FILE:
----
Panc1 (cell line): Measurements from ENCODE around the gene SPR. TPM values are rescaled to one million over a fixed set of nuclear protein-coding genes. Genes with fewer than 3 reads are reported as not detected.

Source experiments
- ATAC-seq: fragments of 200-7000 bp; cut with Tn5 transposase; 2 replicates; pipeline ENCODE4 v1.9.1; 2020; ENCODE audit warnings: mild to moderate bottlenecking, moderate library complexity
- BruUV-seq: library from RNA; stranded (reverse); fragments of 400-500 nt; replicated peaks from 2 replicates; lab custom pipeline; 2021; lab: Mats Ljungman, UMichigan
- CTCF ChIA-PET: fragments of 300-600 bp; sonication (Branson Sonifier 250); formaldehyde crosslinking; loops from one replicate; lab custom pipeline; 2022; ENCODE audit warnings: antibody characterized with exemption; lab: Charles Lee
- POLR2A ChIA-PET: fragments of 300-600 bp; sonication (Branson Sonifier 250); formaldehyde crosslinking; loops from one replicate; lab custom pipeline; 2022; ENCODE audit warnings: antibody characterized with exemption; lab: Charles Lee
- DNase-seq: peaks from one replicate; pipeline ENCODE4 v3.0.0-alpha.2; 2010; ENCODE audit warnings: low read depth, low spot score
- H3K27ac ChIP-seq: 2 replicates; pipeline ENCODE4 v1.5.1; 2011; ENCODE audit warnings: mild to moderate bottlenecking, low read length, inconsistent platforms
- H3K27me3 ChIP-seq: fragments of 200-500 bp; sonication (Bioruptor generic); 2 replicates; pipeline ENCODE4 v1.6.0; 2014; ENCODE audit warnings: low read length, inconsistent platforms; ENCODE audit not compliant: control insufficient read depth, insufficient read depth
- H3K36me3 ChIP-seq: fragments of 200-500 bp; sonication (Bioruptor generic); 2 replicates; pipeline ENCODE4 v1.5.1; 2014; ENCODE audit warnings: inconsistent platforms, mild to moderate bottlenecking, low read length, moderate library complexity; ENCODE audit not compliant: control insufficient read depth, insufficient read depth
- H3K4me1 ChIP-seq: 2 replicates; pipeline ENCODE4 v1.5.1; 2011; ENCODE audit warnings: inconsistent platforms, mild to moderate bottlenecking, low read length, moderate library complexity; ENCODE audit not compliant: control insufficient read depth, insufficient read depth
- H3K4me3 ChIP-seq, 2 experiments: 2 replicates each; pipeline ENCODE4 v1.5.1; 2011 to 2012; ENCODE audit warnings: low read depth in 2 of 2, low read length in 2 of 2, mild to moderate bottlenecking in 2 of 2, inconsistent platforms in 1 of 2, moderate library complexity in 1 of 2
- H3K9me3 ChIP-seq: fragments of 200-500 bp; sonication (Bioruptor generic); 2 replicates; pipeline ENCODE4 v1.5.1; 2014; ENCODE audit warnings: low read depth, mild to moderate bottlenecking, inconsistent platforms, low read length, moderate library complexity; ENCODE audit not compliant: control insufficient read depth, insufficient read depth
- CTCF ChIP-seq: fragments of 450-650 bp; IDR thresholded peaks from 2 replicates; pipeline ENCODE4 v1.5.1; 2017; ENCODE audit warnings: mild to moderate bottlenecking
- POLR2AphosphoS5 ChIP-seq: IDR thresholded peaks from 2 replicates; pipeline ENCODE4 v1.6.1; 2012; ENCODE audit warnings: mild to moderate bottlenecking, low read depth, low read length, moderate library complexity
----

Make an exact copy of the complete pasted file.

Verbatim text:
Panc1 (cell line): Measurements from ENCODE around the gene SPR. TPM values are rescaled to one million over a fixed set of nuclear protein-coding genes. Genes with fewer than 3 reads are reported as not detected.

Source experiments
- ATAC-seq: fragments of 200-7000 bp; cut with Tn5 transposase; 2 replicates; pipeline ENCODE4 v1.9.1; 2020; ENCODE audit warnings: mild to moderate bottlenecking, moderate library complexity
- BruUV-seq: library from RNA; stranded (reverse); fragments of 400-500 nt; replicated peaks from 2 replicates; lab custom pipeline; 2021; lab: Mats Ljungman, UMichigan
- CTCF ChIA-PET: fragments of 300-600 bp; sonication (Branson Sonifier 250); formaldehyde crosslinking; loops from one replicate; lab custom pipeline; 2022; ENCODE audit warnings: antibody characterized with exemption; lab: Charles Lee
- POLR2A ChIA-PET: fragments of 300-600 bp; sonication (Branson Sonifier 250); formaldehyde crosslinking; loops from one replicate; lab custom pipeline; 2022; ENCODE audit warnings: antibody characterized with exemption; lab: Charles Lee
- DNase-seq: peaks from one replicate; pipeline ENCODE4 v3.0.0-alpha.2; 2010; ENCODE audit warnings: low read depth, low spot score
- H3K27ac ChIP-seq: 2 replicates; pipeline ENCODE4 v1.5.1; 2011; ENCODE audit warnings: mild to moderate bottlenecking, low read length, inconsistent platforms
- H3K27me3 ChIP-seq: fragments of 200-500 bp; sonication (Bioruptor generic); 2 replicates; pipeline ENCODE4 v1.6.0; 2014; ENCODE audit warnings: low read length, inconsistent platforms; ENCODE audit not compliant: control insufficient read depth, insufficient read depth
- H3K36me3 ChIP-seq: fragments of 200-500 bp; sonication (Bioruptor generic); 2 replicates; pipeline ENCODE4 v1.5.1; 2014; ENCODE audit warnings: inconsistent platforms, mild to moderate bottlenecking, low read length, moderate library complexity; ENCODE audit not compliant: control insufficient read depth, insufficient read depth
- H3K4me1 ChIP-seq: 2 replicates; pipeline ENCODE4 v1.5.1; 2011; ENCODE audit warnings: inconsistent platforms, mild to moderate bottlenecking, low read length, moderate library complexity; ENCODE audit not compliant: control insufficient read depth, insufficient read depth
- H3K4me3 ChIP-seq, 2 experiments: 2 replicates each; pipeline ENCODE4 v1.5.1; 2011 to 2012; ENCODE audit warnings: low read depth in 2 of 2, low read length in 2 of 2, mild to moderate bottlenecking in 2 of 2, inconsistent platforms in 1 of 2, moderate library complexity in 1 of 2
- H3K9me3 ChIP-seq: fragments of 200-500 bp; sonication (Bioruptor generic); 2 replicates; pipeline ENCODE4 v1.5.1; 2014; ENCODE audit warnings: low read depth, mild to moderate bottlenecking, inconsistent platforms, low read length, moderate library complexity; ENCODE audit not compliant: control insufficient read depth, insufficient read depth
- CTCF ChIP-seq: fragments of 450-650 bp; IDR thresholded peaks from 2 replicates; pipeline ENCODE4 v1.5.1; 2017; ENCODE audit warnings: mild to moderate bottlenecking
- POLR2AphosphoS5 ChIP-seq: IDR thresholded peaks from 2 replicates; pipeline ENCODE4 v1.6.1; 2012; ENCODE audit warnings: mild to moderate bottlenecking, low read depth, low read length, moderate library complexity